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Six Four: A Novel Hardcover – February 7, 2017
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"A real, out-of-the-blue original. I’ve never read anything like it. Yokoyama [is] a master.”? ―Terrence Rafferty, The New York Times Book Review (front cover review)
“Absorbing . . . Six Four is an intensely complicated work, fleshed out by dozens of well-sketched characters, filled with changing perceptions and surprising twists . . . Its rewards are commensurate: unexpected revelations and quiet instances of human connection.” ―Tom Nolan, The Wall Street Journal
“Six Four avoids every crime-fiction cliché. The reward is a gripping novel . . . Complex, ingenious and engrossing . . . strikingly original . . . Jonathan Lloyd-Davies has translated Six Four with unobtrusive brio . . . Yokoyama possesses that elusive trait of a first-rate novelist: the ability to grab readers’ interest and never let go.” ―Dennis Drabelle, The Washington Post
“A profoundly odd and fascinating crime novel . . . Although Six Four builds to a nifty ending, it has more things on its mind than just catching the killer. This offbeat police procedural offers an unforgettable portrait of bureaucratic Japan and reaches for something more metaphysical in its sense that the meaning of things remains elusive, even when the crime is solved.” ―John Powers, NPR, “Fresh Air”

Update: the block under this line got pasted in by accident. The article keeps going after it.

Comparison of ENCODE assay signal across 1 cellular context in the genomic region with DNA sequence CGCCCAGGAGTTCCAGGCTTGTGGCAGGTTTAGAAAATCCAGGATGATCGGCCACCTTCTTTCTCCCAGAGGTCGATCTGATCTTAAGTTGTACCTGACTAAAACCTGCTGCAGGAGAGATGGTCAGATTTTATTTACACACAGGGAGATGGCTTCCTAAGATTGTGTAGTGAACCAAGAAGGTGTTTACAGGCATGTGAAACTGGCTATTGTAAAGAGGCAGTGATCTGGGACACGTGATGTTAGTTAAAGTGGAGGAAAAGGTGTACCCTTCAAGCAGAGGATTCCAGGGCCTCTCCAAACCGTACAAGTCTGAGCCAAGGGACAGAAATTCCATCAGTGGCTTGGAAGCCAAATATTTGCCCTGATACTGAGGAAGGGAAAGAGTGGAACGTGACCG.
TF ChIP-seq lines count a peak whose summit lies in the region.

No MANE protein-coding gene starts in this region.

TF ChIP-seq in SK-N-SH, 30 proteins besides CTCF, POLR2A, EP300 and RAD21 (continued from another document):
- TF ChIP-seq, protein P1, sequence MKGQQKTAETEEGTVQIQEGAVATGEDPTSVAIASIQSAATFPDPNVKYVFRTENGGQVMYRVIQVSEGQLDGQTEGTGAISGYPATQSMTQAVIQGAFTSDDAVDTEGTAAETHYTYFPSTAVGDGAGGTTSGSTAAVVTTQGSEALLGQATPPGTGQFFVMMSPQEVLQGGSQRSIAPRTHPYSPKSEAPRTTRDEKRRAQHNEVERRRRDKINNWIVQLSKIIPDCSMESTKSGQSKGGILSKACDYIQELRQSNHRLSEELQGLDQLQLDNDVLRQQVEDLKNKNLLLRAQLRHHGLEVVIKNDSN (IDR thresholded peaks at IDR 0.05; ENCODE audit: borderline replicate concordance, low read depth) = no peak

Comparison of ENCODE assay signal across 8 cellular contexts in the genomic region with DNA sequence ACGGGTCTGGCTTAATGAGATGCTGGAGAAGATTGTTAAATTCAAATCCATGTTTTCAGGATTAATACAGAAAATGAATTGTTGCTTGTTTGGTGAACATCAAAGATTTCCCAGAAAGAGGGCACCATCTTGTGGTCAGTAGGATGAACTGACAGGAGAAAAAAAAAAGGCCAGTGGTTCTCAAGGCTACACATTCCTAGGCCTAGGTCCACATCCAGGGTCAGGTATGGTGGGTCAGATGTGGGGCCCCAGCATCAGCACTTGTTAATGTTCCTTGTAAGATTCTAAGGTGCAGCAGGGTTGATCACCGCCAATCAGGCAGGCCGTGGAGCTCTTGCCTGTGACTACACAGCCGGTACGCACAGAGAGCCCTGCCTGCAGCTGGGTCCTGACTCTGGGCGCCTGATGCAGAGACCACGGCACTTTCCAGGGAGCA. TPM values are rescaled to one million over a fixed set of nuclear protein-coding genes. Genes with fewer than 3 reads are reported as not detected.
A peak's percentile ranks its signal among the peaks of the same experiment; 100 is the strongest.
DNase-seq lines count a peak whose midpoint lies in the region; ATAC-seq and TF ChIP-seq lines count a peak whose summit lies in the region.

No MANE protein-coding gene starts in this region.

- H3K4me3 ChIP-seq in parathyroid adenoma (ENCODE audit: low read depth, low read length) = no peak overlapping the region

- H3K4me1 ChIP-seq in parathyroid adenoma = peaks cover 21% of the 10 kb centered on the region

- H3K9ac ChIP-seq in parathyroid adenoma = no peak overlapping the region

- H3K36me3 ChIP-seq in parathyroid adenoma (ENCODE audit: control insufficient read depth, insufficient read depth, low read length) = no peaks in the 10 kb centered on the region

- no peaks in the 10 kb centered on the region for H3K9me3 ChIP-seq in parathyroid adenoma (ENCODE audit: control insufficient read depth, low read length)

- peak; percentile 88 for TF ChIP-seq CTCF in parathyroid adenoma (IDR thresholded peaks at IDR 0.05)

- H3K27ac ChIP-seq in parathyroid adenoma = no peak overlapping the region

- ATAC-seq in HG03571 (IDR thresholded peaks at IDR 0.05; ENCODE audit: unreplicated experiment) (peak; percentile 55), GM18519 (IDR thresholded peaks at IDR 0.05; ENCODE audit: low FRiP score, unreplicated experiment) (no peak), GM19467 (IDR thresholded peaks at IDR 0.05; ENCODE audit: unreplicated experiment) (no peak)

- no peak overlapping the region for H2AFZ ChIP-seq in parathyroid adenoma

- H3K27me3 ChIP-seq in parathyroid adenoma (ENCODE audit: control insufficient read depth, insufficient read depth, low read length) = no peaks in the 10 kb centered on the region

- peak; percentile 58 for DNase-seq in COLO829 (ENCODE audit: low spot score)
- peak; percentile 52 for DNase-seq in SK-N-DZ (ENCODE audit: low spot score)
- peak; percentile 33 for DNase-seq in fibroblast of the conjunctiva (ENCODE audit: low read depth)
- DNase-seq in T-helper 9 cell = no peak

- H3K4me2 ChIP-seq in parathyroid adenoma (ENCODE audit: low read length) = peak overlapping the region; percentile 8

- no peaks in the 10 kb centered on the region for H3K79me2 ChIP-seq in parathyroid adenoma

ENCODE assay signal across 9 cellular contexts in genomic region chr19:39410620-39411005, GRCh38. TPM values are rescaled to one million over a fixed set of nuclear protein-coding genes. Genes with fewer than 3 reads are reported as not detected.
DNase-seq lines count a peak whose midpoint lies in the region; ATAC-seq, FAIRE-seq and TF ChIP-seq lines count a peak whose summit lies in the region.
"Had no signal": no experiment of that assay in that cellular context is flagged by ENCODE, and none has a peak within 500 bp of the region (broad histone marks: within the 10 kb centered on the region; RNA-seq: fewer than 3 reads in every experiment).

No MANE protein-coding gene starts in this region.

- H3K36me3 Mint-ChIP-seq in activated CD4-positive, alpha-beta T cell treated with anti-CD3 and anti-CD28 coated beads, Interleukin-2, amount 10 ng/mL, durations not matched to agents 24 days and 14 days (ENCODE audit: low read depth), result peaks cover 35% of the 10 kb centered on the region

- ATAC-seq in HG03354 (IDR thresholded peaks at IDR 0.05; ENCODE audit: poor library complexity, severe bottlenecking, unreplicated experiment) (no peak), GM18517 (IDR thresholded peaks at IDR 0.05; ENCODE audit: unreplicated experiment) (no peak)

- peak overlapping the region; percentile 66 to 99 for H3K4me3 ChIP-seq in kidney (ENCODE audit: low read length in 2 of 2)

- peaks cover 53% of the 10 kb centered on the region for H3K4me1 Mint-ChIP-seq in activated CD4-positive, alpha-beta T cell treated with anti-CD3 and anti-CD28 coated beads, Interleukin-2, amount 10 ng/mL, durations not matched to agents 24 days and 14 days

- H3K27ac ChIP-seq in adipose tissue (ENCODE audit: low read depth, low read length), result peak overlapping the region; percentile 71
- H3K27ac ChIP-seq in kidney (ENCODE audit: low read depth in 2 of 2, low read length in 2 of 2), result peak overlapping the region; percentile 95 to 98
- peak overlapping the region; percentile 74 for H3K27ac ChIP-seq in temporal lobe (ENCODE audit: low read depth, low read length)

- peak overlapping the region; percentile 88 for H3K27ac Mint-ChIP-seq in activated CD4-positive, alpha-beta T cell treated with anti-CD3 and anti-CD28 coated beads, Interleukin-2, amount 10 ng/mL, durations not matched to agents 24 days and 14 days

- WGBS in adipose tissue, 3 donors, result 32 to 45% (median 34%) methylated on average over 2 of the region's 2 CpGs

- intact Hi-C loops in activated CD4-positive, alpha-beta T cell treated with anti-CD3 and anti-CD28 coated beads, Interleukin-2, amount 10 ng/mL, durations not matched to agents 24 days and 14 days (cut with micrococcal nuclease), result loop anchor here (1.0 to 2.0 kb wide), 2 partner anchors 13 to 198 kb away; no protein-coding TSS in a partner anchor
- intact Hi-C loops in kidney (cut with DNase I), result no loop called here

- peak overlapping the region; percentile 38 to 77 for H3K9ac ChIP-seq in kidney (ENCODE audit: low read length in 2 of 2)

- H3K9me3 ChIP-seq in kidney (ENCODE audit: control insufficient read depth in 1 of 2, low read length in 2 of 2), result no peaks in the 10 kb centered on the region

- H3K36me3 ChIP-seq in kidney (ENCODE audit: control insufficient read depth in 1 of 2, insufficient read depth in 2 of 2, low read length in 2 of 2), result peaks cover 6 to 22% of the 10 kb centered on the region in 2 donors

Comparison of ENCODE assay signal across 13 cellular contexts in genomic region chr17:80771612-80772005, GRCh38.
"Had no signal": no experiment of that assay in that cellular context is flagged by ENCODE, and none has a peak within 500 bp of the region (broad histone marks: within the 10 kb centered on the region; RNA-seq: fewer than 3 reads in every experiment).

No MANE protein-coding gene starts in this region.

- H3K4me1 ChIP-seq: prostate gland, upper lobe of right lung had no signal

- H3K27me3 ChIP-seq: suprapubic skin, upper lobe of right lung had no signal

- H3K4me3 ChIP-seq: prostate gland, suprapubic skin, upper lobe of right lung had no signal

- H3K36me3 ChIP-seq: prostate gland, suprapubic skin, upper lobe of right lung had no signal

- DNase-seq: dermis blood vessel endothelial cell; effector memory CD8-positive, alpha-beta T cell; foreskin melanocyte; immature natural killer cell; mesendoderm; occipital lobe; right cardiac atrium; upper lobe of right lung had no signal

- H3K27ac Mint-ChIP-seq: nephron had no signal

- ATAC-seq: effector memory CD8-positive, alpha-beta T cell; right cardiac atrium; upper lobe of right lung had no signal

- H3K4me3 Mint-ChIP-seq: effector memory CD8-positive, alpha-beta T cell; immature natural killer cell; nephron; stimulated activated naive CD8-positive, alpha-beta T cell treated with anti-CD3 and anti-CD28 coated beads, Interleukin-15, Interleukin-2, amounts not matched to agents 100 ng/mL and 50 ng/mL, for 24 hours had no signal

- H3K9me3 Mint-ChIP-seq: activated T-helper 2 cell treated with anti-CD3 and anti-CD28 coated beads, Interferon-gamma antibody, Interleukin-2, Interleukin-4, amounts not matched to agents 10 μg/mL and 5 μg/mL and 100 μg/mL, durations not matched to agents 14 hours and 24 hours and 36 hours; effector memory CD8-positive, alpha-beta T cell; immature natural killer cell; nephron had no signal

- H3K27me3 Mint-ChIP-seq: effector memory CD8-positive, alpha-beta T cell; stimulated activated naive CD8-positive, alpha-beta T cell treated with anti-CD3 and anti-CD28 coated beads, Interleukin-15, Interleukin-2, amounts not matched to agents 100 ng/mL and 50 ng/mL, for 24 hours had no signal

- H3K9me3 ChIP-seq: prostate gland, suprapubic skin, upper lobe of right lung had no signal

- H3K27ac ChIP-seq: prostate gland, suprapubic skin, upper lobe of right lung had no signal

“Already a bestseller in Japan and the U.K., this cinematic crime novel suffused with fascinating cultural details follows a police department reinvestigating a chilling kidnapping that stumped them 14 years earlier.” ―Entertainment Weekly, The Must List
“Six Four arrives in America as one of the most anticipated titles of the year . . . Yokoyama’s novel is a Jenga tower, each plot point and peripheral character part of an intricate balance . . . What is perhaps most striking about Six Four is the number of stories it contains.” ―Dotun Akintoye, O: The Oprah magazine
“Six Four makes its U.S. debut four years after it came out in Japan, where it was a literary blockbuster. The book sold more than a million copies and was adapted both for film and for TV. Part of its appeal was the way it illuminated the country’s deep tradition of hierarchy and control." ―Sarah Begley, Time magazine
"Not only is Six Four an addictive read, it is an education about Japan, its police and its society, and simply one of the best crime novels I have ever read." ―David Peace, author of GB84 and The Damned Utd
"A classic plot [which] suddenly turns into one of the most remarkable revenge dramas in modern detective fiction…[It] will leave even the most observant reader gasping." ―The Sunday Times